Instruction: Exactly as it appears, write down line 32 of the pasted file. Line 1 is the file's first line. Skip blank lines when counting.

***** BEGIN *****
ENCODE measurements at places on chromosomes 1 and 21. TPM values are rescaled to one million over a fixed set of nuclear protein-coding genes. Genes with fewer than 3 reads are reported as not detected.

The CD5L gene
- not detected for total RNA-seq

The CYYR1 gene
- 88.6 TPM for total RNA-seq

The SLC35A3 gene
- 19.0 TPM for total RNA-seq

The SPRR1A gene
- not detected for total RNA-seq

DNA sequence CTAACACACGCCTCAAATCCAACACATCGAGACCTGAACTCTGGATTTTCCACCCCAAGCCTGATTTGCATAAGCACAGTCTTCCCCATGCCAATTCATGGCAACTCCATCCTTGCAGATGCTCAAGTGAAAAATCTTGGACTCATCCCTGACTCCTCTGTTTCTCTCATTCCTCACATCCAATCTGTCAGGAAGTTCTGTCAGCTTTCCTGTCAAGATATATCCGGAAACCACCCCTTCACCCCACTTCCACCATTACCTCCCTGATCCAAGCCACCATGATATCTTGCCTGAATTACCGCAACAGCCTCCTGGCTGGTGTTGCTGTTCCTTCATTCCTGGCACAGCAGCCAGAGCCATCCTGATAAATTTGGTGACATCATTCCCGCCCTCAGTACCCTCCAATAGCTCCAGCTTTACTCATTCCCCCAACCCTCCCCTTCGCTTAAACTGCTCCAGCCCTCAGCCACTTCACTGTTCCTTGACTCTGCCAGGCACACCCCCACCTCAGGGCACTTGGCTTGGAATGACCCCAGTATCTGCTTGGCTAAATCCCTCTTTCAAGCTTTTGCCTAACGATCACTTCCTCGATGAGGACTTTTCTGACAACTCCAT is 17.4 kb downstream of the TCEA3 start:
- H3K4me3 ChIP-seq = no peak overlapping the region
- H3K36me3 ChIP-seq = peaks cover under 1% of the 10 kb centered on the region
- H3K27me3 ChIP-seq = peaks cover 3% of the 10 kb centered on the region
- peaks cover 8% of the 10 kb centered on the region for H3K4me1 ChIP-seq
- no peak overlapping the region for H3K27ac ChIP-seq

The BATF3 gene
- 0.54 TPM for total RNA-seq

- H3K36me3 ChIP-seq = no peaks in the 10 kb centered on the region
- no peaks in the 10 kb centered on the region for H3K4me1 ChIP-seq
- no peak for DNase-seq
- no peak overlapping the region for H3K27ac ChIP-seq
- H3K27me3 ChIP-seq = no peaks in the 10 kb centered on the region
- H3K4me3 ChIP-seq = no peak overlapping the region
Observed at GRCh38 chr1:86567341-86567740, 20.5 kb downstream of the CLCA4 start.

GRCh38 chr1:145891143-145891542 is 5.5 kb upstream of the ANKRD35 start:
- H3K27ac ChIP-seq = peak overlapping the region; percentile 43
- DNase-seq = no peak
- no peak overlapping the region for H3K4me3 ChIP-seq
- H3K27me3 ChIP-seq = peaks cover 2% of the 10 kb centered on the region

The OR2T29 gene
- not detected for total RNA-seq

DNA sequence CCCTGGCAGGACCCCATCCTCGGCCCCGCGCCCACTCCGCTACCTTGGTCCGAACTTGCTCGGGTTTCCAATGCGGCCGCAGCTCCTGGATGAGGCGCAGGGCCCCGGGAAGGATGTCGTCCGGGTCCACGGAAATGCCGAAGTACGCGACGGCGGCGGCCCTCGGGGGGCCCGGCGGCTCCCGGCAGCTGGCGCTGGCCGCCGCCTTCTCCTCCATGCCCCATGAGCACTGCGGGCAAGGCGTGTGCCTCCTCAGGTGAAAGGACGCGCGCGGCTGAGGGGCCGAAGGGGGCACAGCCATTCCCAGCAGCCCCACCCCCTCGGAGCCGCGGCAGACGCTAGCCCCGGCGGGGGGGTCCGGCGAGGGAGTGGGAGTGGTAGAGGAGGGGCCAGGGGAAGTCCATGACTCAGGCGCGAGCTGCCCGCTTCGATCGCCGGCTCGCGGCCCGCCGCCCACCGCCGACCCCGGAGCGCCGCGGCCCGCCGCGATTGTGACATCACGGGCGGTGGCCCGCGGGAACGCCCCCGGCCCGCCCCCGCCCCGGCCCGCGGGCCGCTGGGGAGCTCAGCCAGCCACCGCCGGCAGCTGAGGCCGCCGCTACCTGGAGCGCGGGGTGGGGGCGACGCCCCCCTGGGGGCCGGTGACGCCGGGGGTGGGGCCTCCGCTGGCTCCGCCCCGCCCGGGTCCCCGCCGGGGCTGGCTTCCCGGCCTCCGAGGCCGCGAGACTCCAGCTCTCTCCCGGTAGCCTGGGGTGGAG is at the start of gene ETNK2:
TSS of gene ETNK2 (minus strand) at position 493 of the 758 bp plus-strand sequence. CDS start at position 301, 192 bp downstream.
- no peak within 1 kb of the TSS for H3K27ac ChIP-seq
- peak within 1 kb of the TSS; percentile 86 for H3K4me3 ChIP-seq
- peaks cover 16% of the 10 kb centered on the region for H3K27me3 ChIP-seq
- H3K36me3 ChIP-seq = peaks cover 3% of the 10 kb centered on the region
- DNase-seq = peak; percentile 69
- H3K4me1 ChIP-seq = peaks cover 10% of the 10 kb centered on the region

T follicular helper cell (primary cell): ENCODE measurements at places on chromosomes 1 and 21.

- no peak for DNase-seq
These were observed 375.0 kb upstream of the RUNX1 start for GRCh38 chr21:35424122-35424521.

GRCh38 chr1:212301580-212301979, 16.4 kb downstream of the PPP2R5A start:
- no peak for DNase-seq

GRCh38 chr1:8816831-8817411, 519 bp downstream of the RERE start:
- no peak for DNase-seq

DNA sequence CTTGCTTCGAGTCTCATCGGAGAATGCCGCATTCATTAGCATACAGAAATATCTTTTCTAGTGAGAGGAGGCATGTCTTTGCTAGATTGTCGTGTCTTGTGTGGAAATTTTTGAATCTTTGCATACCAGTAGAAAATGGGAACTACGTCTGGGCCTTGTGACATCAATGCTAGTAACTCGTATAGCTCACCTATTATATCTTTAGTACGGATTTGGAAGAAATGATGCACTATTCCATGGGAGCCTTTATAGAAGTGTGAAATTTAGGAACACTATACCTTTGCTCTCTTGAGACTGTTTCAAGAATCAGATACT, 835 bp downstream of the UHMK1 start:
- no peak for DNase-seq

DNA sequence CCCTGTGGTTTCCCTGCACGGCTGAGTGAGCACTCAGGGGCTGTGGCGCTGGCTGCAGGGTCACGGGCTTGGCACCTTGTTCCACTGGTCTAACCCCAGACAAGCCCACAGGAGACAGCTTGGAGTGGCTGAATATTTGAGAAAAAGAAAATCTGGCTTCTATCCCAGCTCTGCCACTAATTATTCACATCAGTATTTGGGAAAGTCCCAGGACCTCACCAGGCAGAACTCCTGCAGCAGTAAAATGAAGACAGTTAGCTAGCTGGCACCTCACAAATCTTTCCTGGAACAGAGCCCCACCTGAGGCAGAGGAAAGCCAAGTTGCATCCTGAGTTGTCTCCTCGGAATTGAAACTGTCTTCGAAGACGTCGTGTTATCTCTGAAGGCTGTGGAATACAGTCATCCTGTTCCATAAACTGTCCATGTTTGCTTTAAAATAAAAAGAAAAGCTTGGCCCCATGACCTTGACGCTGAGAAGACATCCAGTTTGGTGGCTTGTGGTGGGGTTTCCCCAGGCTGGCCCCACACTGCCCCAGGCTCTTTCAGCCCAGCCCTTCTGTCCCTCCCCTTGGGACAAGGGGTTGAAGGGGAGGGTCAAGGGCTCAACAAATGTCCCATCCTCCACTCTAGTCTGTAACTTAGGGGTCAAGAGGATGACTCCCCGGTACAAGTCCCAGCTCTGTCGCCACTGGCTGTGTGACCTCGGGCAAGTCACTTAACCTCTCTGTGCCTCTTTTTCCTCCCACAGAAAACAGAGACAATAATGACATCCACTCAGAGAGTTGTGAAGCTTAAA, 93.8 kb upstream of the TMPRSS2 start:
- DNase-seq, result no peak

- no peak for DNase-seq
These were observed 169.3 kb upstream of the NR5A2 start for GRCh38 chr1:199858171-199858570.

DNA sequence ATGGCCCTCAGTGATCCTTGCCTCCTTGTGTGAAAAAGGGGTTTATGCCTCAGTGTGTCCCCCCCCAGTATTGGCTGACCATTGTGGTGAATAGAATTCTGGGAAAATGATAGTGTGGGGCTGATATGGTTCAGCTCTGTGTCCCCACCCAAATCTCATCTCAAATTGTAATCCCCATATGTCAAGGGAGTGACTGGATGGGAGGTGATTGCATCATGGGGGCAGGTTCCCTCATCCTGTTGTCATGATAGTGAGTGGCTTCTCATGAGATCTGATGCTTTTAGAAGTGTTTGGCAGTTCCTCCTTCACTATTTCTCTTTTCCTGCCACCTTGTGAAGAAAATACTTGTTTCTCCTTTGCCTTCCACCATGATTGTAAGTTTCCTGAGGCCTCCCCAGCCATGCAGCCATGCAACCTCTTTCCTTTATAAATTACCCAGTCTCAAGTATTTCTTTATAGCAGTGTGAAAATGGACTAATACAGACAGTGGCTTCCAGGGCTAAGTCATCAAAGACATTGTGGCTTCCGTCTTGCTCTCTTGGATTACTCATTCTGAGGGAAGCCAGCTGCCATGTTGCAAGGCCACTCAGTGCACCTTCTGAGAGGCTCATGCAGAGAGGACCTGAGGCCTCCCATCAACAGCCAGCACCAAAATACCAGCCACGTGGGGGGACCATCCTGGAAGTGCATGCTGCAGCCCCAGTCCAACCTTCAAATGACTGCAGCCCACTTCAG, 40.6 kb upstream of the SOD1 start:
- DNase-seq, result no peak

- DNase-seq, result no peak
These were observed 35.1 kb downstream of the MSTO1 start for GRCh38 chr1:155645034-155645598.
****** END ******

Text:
DNA sequence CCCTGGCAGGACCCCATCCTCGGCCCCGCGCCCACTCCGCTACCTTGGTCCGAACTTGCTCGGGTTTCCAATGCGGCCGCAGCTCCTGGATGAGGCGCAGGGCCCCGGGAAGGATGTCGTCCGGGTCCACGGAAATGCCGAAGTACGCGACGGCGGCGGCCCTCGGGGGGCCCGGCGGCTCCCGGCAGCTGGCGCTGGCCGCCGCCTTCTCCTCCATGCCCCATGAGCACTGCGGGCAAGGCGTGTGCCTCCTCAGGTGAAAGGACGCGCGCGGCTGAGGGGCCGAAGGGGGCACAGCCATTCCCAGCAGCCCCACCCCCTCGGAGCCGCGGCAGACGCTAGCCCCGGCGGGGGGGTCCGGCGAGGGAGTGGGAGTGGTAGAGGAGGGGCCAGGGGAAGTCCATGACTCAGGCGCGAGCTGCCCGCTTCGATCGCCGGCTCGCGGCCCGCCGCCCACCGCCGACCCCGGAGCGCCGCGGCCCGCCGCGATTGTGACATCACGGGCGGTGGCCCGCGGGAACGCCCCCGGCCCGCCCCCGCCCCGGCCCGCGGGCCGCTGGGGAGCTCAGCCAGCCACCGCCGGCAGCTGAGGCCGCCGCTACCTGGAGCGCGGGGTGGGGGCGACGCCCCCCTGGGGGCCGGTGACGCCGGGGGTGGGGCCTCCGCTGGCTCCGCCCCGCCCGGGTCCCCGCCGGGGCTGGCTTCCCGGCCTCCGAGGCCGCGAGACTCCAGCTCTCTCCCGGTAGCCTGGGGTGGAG is at the start of gene ETNK2: